Given the closeness of the case against Stevens — his first trial ended in a mistrial after the jury could not agree upon a verdict — we think that these errors cannot be deemed harmless. We therefore will reverse Stevens's conviction and remand for a new trial, at which Stevens's expert will be allowed to testify about the lack of a correlation between confidence and accuracy in eyewitness identifications and evidence will be admitted about the similarities between the Mitchell crime and the crime at issue here.
I. FACTS AND PROCEDURAL HISTORY
At about 9:30 p.m. on April 15, 1989, a damp and chilly Saturday evening, two white Air Force police officers, Jane Smith
A few minutes later, a black male, wearing a wool cap and a tan nylon jogging suit, entered the shelter, paused for a moment about ten feet away from the officers, and then asked them who they were. Both officers stood, but neither responded to the inquiry. The man approached the officers and, standing just a few feet away, reached his right hand into the small of his back and drew a small, silver handgun from his pants. Pointing the gun at McCormack's chest, the man demanded McCormack's wallet. McCormack handed over his wallet, which contained an unsigned $100 money order. To assure himself that McCormack was not withholding any cash, the
The man then turned his attention, and his gun, to Smith. He asked for her money, but she had none. After patting down Smith's pockets, the man ordered her to drop her pants; totally helpless, Smith complied. As he pulled down his own pants, the man leveled his gun at McCormack's head and demanded that Smith kneel before him. He told Smith that unless she performed fellatio on him, he would "blow [McCormack's] brains out." Not wanting to endanger her friend's life, Smith again complied. Three or four minutes later, the man sat down on the bench and directed McCormack to sit beside him. Placing the gun on McCormack's left temple, he insisted that Smith complete the act. She did.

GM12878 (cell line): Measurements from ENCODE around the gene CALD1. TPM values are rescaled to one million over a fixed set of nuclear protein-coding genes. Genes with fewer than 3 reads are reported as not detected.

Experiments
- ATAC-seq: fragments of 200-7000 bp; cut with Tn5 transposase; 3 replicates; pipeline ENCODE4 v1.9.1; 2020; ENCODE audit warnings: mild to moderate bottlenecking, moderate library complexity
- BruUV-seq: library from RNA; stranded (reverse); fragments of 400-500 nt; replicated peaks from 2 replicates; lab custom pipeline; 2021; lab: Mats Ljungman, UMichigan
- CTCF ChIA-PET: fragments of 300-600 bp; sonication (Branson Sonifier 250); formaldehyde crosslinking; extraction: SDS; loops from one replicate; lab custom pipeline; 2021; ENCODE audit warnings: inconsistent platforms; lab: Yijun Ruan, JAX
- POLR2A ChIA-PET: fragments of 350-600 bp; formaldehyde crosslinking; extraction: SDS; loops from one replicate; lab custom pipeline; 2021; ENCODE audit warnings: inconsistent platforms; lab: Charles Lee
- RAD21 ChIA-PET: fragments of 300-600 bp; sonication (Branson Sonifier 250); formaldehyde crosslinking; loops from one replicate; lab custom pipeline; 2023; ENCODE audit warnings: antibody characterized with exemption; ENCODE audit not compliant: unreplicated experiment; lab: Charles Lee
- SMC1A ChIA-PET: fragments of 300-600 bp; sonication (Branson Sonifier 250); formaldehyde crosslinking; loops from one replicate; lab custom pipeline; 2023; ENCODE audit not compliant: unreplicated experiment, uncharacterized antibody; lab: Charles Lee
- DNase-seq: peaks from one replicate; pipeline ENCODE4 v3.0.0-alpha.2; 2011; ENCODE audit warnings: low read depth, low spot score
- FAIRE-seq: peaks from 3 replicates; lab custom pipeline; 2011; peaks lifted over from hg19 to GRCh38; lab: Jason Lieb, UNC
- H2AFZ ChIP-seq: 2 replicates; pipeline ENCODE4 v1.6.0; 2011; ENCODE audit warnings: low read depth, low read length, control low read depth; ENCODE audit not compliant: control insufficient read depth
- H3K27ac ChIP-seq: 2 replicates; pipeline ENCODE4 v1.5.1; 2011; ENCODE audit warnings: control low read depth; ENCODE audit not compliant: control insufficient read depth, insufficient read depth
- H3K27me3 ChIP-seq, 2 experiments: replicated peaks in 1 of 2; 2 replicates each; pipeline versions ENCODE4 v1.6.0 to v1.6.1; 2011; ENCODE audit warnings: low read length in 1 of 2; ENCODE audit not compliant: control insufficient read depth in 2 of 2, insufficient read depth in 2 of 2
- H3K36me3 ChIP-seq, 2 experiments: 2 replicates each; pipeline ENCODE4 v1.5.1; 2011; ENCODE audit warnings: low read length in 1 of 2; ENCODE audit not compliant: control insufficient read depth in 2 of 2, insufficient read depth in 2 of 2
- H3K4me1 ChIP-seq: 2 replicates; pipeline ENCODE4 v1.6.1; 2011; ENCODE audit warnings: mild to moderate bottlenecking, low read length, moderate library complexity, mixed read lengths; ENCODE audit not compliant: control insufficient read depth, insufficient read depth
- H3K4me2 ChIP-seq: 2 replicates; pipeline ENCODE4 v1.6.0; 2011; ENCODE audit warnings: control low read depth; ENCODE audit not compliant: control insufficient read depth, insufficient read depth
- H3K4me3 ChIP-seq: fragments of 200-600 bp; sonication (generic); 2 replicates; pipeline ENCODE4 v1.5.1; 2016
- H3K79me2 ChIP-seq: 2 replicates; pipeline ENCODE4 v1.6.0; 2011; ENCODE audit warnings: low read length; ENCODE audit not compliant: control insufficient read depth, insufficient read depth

Soon afterward, a car drove by with its headlights on, and all three stood up. The man told McCormack to leave the bus shelter and run across an adjacent field, which McCormack did. Seconds later, the man turned and faced Smith, instructing her to run across the field as well. Smith followed after her friend. The two ran to the nearest building, the non-commissioned officers' club, where they telephoned the military police. Within five minutes, two military police officers arrived and escorted Smith and McCormack to the Fort Dix military police station.
At the station, Smith and McCormack met Christine Amos, a military police investigator. Smith advised Amos that she needed to go to the hospital, because she believed that traces of her attacker's semen remained in her mouth and on the sleeve of her jacket. Before leaving to arrange for transportation to the hospital, Amos invited Smith and McCormack to take a look at the wanted board on the wall and to see if anyone resembled their assailant. This wanted board consisted of eight posters, containing mostly composite sketches but also some photographs. McCormack rose, approached the wanted board, and almost immediately focused upon a photograph of the defendant, Richard Stevens. McCormack said: "[T]his is him. This is the man." Smith agreed that the photograph resembled their attacker, but thought that it made him appear a bit heavier. When Amos returned, Smith and McCormack informed her that they had identified a photograph of their assailant. Amos removed the poster of Stevens from the wall and then accompanied Smith to Walson Army Community Hospital.
Upon arriving at the hospital, Smith was taken into an examination room where a doctor administered a rape crisis kit. Among other tests performed, the doctor attempted to secure samples of the assailant's semen from Smith's saliva and clothing. Once these tests were completed, Smith was met by Agent Timothy Jackson of the United States Army Criminal Investigation Division ("CID"). Smith and Agent Jackson returned to the Fort Dix military police station where Smith recounted to Agent Jackson that evening's traumatic events. Agent Jackson also showed Smith an array of six photographs from which she identified Stevens as her attacker. While Smith was at the hospital, another CID agent interviewed McCormack and showed him the same photographic spread. Like Smith, he identified Stevens as the assailant.